President Biden’s speech to the Joint Session of Congress this week marked the return of values we in Massachusetts hold dear.
The President has shown by his words and actions that he understands the concerns of working families in Bedford, Burlington, and other communities across America. Not long ago, I introduced a bill that became the Paid Family and Medical Leave law in Massachusetts. It would not have become law without the active help of the Obama/Biden Administration. I was invited to the White House several times to discuss the policy with leaders from the administration and several other states and municipalities. Led by then Labor Secretary Tom Perez and Deputy Secretary Chris Lu, joined by then-Boston Mayor Marty Walsh, we put our heads together and got it done. The result? Massachusetts and Washington became the first two states to create a system to allow families to take time from work in times of great need. Pres. Biden’s appointment of Marty Walsh as Labor Secretary proves that he gets it, and he is committed to the concerns of working families.
We have returned to the spirit of ingenuity, the spirit that always defined our country. In the American Families Plan (“AFP”) the president proposed 12-weeks of Paid Family and Medical Leave. If passed, American families could be together during times of joy – the birth or adoption of a child – or times of great stress, such as the hospitalization of a child, a parent, or a spouse. We have it here in Massachusetts. We can bring it to the rest of the country, and the President has asked our help in getting it done. When we do, we will leave the ranks of Sri Lanka and Papua, New Guinea, and join every other member of the United Nations in adopting a form of Paid Leave.
The AFP also includes much-needed assistance for families who struggle with early education and child care costs. We know that children who attend pre-school have a much better chance of success throughout their education. But we also know that pre-school is too expensive for many families. Most economists agree that pre-school tuition equals that of college. In Massachusetts, the average cost is $17,062 per year.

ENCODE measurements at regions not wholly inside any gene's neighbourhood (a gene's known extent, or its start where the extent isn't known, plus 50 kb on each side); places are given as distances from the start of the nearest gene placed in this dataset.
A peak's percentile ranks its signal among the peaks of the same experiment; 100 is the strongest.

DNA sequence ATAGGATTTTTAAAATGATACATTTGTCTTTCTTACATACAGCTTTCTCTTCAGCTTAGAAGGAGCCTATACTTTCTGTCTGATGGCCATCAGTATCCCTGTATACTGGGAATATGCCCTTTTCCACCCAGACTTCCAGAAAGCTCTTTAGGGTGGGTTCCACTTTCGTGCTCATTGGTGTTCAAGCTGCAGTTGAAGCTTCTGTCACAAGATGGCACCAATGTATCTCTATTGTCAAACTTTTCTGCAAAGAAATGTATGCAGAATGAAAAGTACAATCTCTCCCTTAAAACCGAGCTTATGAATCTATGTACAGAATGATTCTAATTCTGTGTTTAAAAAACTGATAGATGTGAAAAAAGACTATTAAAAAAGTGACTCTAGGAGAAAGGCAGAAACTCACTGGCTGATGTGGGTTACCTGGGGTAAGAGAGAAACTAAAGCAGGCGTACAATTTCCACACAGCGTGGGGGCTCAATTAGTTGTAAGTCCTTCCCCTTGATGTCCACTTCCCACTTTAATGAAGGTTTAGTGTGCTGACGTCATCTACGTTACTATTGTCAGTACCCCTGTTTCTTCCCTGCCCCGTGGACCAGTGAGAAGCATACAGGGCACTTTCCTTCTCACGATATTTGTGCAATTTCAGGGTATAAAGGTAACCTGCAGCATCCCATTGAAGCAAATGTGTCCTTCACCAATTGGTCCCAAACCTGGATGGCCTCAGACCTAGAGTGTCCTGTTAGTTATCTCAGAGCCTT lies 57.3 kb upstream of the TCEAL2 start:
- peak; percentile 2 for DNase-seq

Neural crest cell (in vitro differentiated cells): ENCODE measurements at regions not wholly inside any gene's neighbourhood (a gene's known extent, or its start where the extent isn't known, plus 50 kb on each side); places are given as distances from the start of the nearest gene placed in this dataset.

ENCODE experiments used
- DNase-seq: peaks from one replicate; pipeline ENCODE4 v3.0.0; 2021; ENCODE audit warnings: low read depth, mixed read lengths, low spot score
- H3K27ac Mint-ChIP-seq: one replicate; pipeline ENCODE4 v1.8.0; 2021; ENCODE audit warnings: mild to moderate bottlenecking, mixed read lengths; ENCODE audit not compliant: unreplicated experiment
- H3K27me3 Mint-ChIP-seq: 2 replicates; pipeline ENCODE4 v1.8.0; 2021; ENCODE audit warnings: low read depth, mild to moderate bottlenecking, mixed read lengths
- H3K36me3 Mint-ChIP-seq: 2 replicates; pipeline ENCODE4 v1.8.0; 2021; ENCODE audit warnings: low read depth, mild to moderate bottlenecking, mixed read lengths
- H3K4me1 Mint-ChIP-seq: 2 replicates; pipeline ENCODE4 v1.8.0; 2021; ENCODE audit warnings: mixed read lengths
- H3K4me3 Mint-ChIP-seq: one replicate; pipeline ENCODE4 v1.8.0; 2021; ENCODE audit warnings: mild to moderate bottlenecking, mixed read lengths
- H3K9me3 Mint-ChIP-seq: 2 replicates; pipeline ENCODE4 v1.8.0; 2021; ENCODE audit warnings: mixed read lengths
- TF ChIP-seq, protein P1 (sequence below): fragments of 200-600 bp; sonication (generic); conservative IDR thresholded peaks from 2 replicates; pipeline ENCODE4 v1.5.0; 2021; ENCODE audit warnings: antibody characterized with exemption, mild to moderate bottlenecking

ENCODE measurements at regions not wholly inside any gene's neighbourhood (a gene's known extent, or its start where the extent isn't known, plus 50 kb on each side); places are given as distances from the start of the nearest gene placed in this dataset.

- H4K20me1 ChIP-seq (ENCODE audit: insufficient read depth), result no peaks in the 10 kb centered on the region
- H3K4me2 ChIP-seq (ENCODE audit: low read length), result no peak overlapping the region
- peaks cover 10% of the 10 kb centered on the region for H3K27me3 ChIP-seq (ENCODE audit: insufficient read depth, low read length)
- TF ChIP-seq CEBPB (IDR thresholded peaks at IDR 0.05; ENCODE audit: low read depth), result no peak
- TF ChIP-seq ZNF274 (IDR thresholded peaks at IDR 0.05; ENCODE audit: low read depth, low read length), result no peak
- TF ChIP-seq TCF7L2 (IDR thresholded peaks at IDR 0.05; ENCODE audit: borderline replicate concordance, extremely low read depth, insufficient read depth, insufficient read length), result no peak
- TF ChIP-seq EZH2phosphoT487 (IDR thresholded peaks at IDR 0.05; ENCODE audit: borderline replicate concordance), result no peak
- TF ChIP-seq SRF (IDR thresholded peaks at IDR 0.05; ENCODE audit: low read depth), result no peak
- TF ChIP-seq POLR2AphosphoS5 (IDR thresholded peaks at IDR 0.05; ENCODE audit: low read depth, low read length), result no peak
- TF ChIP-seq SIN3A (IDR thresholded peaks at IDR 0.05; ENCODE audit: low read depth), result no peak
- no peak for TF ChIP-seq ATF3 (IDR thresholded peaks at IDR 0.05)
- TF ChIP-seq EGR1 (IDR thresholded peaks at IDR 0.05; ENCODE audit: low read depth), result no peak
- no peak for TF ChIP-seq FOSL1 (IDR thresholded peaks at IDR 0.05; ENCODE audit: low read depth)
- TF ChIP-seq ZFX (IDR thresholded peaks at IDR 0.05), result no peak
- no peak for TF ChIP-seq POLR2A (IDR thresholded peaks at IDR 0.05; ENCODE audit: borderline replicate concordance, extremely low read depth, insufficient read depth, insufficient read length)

Here in the Commonwealth, my House colleague Adrian Madaro (D-East Boston) and I filed the Common Start bill, which will cap childcare and early education costs at 7 percent of a family’s income. This is the amount that research shows will work and is the same cap announced by President Biden in the AFP. Our plan will provide support for our pre-school providers so they can offer quality education for our children while paying teachers and support staff a wage that will attract good people. Parents who want to go back to work will find it financially possible to do so. Employers who want access to quality workers will not find childcare costs an impediment. A majority of our legislative colleagues and a great number of business and family groups support this plan, and with the help of the White House, we can get this done.
The AFP provides significant funding we can use to manage our Common Start plan. The President knows that investments in our children always pay dividends. Once again, we are on the same page, and the efforts in Washington complement our work in Massachusetts. And once again, we will be joined by Marty Walsh, this time not as a colleague in Boston, but as an advocate in the Cabinet.
Massachusetts and Boston are once again seen by the White House as a Commonwealth and a City on a Hill, whose example is worth following. We have the opportunity to help guide America forward. It is exciting to see that we again have a partner in President Joe Biden.